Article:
Martyrdom and popularityEdit
Karbalā was at first an uninhabited place and did not witness any constructional activity, although it was rich in water and its soil fertile.
Early development and specificationsEdit
The historian Ibn Kuluwayh mentioned that those who buried Imam Husayn ibn ‘Alī constructed a special, durable identifying marker for the gravesite.
Larger, more significant construction on the gravesite began during the rule of al-Saffah (reign: 750 – 754 AD), the first caliph of the long-lasting Abbasid caliphate (an Islamic dynasty). However, heavy restrictions were put in place to prevent people from visiting the grave during the rule of Hārūn al-Rashīd, the fifth Abbasid caliph (reign: 786 – 809 AD).
During the rule of al-Mā'mūn, the seventh Abbasid caliph (reign: 813 – 833 AD), gravesite construction resumed until the year 850 AD, when al-Mutawakkil ordered the destruction of the grave and the filling of the resulting pit with water. His son who succeeded him as caliph, al-Muntasir, allowed people to visit the gravesite, and since then building the precinct to the grave increased and developed step by step.
On the other hand, the historian Ibn al-Athir, stated that in the year 981 AD (371 AH), ‘Adhud ad-Dawlah became the first to expansively lay the foundations for large-scale construction and to generously decorate the place. He also built houses and markets around the precinct, and surrounded Karbalā with a high boundary wall, turning it into a strong castle.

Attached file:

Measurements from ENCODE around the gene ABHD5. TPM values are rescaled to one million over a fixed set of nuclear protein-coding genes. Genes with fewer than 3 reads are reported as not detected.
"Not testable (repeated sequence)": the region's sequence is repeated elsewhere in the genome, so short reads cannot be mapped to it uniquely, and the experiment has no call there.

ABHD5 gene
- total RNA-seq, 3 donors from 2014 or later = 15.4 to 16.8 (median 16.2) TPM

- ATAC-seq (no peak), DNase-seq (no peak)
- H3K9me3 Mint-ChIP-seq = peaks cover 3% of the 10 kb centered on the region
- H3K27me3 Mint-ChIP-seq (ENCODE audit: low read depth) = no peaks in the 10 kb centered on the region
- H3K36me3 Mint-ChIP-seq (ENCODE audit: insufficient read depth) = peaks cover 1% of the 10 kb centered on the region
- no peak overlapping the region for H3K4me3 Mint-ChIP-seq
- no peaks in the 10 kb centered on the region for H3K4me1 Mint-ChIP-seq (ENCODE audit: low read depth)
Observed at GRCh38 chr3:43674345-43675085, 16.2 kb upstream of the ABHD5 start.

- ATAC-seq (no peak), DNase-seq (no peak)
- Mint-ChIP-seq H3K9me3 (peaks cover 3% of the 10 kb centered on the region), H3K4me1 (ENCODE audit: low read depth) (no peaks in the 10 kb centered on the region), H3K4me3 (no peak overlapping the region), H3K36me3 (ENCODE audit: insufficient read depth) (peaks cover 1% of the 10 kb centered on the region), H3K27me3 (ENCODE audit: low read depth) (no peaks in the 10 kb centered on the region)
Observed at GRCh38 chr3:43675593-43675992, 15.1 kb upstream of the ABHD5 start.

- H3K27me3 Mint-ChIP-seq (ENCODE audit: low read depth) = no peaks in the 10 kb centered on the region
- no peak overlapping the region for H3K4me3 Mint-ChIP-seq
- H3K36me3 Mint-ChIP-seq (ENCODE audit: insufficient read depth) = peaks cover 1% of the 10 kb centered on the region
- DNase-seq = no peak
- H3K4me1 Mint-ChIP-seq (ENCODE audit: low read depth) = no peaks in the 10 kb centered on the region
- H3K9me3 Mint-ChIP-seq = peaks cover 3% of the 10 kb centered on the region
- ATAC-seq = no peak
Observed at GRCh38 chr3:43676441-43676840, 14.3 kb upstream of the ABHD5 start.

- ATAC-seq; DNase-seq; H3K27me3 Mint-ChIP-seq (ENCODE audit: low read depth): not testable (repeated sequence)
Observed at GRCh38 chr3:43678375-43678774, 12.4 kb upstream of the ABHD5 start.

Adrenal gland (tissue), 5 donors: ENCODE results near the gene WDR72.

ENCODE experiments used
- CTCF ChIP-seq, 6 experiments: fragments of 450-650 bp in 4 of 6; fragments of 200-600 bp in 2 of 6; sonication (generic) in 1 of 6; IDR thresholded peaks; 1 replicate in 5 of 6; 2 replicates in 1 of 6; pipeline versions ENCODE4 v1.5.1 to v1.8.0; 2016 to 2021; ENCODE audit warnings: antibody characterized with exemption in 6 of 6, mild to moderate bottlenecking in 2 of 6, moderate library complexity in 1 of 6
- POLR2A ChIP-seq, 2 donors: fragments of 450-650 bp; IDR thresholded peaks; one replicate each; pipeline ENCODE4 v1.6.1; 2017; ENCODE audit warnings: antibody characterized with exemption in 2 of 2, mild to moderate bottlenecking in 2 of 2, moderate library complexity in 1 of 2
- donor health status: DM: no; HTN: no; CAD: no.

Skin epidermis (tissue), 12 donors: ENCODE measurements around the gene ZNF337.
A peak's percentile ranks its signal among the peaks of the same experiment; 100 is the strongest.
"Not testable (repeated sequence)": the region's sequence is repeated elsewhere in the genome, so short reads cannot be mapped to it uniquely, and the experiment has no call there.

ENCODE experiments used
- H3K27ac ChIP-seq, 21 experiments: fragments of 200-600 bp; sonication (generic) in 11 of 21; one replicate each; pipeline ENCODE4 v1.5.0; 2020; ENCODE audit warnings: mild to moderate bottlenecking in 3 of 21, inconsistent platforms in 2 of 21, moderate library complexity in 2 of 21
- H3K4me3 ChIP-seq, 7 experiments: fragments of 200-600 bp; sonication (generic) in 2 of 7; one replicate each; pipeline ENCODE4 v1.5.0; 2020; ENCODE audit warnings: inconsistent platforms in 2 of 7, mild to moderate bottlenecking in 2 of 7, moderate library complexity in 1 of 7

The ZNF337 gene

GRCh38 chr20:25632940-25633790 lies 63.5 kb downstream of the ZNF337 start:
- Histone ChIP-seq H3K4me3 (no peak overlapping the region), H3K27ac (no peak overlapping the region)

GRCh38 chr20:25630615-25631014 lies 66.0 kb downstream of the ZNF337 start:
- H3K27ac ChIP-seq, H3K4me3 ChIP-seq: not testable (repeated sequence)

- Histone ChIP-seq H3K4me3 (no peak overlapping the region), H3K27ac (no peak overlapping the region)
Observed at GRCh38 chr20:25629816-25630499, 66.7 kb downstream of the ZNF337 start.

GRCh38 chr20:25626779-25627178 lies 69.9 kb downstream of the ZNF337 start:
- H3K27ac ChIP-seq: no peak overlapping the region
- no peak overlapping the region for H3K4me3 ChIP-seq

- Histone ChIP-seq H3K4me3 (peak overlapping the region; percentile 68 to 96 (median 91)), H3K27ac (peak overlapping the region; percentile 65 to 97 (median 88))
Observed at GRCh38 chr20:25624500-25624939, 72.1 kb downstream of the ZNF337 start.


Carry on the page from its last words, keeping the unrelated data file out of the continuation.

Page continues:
In the year 407 AH (1016 AD), the precinct caught fire due to the dropping of two large candles on the wooden decorations. The state minister at the time, Hasan ibn Fadl, rebuilt the damaged sections.
History has recorded the names of several rulers who shared the honor of widening, decorating or keeping the precinct in good condition. Amongst them is Fat'h ‘Alī Shāh Qājār, who in 1250 AH ordered the construction of two domes, one over Imam Husayn ibn ‘Alī's grave and the other over his brother Imam ‘Abbās ibn ‘Alī.
The first dome is 27 meters high and completely covered with gold. At the bottom, it is surrounded with 12 windows, each of which is about 1.25 meters away from the outside.
The mausoleum has an area of 59 / 75 meters with ten gates, and about 65 rooms, well decorated on the inside and outside, used as classrooms for studying.
The following events are in chronological order, stating instances that widely involved the shrine, impressing its construction, renovation and series of extremist activities that reduced its structure and killed pilgrims from time to time.